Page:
1887

Abstract

The accessory gene regulator () of is a global regulator of the staphylococcal virulon, which includes secreted virulence factors and surface proteins. The locus is important for virulence in a variety of animal models of infection, and has been assumed by inference to have a major role in human infection. Although most human clinical isolates are , there have been several reports of -defective mutants isolated from infected patients. Since it is well known that the locus is genetically labile , we have addressed the question of whether the reported -defective mutants were involved in the infection or could have arisen during post-isolation handling. We obtained a series of new staphylococcal isolates from local clinical infections and handled these with special care to avoid post-isolation mutations. Among these isolates, we found a number of strains with non-haemolytic phenotypes owing to mutations in the locus, and others with mutations elsewhere. We have also obtained isolates in which the population was continuously heterogeneous with respect to functionality, with and variants having otherwise indistinguishable chromosomal backgrounds. This finding suggested that the variants arose by mutation during the course of the infection. Our results indicate that while most clinical isolates are haemolytic and , non-haemolytic and strains are found in infections, and that and variants may have a cooperative interaction in certain types of infections.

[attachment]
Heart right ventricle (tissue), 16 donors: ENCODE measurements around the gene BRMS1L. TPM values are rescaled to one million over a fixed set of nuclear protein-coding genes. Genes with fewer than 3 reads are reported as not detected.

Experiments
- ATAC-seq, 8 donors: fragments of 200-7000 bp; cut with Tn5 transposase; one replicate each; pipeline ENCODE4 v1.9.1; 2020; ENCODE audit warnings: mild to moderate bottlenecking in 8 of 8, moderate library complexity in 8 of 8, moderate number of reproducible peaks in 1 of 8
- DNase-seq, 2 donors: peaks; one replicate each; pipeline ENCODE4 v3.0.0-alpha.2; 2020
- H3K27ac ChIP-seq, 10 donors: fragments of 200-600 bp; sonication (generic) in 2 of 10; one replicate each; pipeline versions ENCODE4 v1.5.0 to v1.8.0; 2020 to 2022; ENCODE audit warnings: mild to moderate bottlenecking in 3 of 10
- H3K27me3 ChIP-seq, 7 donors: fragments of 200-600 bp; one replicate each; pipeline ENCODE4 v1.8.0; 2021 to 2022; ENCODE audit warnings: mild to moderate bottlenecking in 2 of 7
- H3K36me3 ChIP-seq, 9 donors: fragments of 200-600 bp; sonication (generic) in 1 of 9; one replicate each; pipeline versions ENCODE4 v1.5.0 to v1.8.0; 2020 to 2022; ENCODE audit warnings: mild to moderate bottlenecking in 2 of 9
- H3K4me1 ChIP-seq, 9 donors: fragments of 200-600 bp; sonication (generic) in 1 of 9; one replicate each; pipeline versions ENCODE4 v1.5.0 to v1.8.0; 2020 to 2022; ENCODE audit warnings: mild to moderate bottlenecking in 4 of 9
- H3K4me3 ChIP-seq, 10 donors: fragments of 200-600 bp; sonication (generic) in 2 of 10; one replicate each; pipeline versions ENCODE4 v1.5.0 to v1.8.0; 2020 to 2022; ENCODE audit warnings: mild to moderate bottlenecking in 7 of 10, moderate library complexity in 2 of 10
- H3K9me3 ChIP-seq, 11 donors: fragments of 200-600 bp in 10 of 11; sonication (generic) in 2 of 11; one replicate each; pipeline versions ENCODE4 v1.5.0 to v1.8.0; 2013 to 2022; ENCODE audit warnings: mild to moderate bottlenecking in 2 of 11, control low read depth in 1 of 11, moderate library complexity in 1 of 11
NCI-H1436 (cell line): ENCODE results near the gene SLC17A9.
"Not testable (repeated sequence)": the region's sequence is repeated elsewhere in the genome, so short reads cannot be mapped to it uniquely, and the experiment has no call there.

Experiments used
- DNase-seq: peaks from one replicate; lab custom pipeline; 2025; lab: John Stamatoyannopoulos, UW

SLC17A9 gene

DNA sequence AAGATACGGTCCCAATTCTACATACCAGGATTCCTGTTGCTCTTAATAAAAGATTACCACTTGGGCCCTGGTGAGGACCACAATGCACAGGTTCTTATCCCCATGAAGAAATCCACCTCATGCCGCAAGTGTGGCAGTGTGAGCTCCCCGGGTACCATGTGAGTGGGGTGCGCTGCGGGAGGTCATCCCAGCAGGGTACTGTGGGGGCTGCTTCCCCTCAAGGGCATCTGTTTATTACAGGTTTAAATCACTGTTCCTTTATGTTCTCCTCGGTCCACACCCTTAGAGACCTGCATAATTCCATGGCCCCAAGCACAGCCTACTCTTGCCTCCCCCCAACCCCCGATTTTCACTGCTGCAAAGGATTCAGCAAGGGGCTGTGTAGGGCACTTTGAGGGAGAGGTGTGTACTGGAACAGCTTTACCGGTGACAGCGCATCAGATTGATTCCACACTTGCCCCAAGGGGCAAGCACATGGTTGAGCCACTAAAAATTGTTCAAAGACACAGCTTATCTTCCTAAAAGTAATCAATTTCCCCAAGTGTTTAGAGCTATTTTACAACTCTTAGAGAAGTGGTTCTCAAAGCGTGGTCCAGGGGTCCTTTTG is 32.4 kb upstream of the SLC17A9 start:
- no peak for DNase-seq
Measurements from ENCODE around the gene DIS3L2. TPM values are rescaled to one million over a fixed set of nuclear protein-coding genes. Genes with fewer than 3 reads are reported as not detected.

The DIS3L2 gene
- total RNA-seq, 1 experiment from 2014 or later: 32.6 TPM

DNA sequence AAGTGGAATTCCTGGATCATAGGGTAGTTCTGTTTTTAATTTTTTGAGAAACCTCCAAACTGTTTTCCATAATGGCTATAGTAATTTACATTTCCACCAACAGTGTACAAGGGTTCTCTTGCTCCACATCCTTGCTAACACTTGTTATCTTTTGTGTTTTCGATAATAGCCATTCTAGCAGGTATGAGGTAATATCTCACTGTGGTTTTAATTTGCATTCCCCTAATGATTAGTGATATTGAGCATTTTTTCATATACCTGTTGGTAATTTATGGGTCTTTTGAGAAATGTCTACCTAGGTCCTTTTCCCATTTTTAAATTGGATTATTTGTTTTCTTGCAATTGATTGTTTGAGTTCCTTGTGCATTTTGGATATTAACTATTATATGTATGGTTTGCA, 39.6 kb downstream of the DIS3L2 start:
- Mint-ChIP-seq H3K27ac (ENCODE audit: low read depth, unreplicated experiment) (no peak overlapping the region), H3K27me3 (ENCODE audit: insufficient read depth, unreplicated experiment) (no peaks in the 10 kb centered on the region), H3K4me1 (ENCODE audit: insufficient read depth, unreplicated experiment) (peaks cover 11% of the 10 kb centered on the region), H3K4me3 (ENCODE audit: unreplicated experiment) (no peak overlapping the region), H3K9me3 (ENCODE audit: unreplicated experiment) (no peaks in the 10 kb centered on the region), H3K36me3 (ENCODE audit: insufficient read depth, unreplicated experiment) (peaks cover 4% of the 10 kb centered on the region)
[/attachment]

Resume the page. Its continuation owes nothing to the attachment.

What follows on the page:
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2008-08-01
2020-04-03
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